So, you’ve been trawling through the healthcare jobs recruitment sites, and you have been applying for jobs solidly within your area of expertise and meeting your qualifications. You’ve honed your interview skills and you are attending every interview that comes up. You’re also more than willing to move a long distance in order to take up a new position, and you’ve ensured employers that you will make the commitment to stay for a considerable period of time. Why, then, can’t you get hired?
Here’s the boring and obvious answer: there are many possible reasons why this could be happening. Nevertheless, if this article is going to be of any use at all, it is worth outlining a few of those reasons to allow you to figure out if there is something obvious you are missing.
The Current Talent Market
But before that, it’s worth taking the temperature of the talent market as it currently exists in the U.S. Health Jobs Nationwide, a health jobs board offering nurse practitioner jobs among many others, note that we are currently going through what is known as a jobseeker’s market. This means that there is an abundance of positions relative to the talent to fill them. In the long run, this is not good for patients because it leads to dangerous things like healthcare institutions relaxing standards in order to snap up what talent they can. It also causes a high turnover of staff as this talent becomes dissatisfied. This prevents health team cohesion and worse healthcare for patients.
However, for healthcare workers at least, there is something of a silver lining. When you approach the interview, you are automatically in stronger position than you would if things were different. With less top talent, your value increases. Seeing this in light of those candidates who are continually failing to get a job, it suggests that there must be something very important that these candidates are failing to account for.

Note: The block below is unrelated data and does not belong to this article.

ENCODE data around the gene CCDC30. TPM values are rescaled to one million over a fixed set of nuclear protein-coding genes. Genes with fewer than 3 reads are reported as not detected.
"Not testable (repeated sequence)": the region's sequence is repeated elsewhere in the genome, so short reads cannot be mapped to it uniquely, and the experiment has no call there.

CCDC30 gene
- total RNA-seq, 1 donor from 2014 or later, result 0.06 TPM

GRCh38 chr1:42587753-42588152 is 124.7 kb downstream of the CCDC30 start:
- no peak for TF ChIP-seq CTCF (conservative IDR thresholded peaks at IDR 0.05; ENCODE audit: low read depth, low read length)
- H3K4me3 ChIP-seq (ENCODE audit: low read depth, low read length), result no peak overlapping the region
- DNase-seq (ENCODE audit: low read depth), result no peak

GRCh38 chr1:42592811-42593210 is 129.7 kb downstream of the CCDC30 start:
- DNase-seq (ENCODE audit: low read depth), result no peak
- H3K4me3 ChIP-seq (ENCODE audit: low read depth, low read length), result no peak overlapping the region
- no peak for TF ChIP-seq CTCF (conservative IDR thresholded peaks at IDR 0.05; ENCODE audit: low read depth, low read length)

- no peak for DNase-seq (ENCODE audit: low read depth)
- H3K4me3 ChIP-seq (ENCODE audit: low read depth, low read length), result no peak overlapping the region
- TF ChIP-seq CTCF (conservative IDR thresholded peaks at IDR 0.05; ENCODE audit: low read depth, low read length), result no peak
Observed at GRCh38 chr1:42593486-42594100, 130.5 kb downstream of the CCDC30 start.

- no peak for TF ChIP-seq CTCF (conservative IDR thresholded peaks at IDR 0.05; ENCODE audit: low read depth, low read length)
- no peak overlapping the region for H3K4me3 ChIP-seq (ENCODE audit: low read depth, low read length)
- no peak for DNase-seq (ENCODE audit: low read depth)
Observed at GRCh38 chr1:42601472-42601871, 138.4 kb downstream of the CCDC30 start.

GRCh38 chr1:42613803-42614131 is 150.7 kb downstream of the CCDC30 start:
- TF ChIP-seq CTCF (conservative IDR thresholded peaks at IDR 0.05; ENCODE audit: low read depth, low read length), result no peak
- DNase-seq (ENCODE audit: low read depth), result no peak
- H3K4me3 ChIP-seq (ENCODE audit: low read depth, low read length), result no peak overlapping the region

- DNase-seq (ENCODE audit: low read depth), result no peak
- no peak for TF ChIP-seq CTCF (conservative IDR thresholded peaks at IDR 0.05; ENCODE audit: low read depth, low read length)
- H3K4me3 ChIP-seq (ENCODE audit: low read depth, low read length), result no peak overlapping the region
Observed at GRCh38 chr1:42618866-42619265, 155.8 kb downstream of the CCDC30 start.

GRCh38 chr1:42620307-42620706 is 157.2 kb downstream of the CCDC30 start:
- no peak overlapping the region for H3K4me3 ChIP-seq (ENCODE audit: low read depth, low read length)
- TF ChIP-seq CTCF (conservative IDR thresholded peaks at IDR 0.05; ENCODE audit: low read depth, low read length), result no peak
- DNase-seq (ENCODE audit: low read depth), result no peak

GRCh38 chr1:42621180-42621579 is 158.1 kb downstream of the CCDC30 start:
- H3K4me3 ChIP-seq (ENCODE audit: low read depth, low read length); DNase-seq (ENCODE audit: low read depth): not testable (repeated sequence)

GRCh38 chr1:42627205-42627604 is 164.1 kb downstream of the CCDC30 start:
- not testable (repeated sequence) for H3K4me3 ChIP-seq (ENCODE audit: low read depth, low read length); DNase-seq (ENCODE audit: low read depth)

So, let’s go over some of the most important reasons why your job hunt keeps turning up nothing.
Not Standing Out
We’ve already mentioned the position the healthcare jobs market is currently in, and so it tends to make standing out a bit easier. Nevertheless, it is not the case that this rule can be uniformly applied over every single healthcare profession and every institution. Very often, you could well have stiff competition.
Have a good resume, turn up sharp (and looking sharp) for the interview, be sure to look them in the eye, emphasize your best qualities, downplay any shortcomings, etc. Healthcare is no walk in the park, and you still need to show you are up to the job.
Even if a healthcare recruiter is fairly desperate for talent, the process of sifting through resumes and selecting the ones that make the best impression still goes on. Furthermore, a bad resume can derail your chances simply because it is the first contact the employer has with you in which you can convey information about yourself. If they haven’t received the right information, this could be ruining your chances.
You Are Applying for Too Many Jobs
It’s certainly wise to cast the net wide when job hunting – but not too wide. For example, if you find yourself going to three or four completely different interviews over a short space of time, how can you be prepared for each and know enough about the place at which you are applying?
Covering all these bases might solve your problem – or at will at least tell you that you need to analyze your situation a bit closer.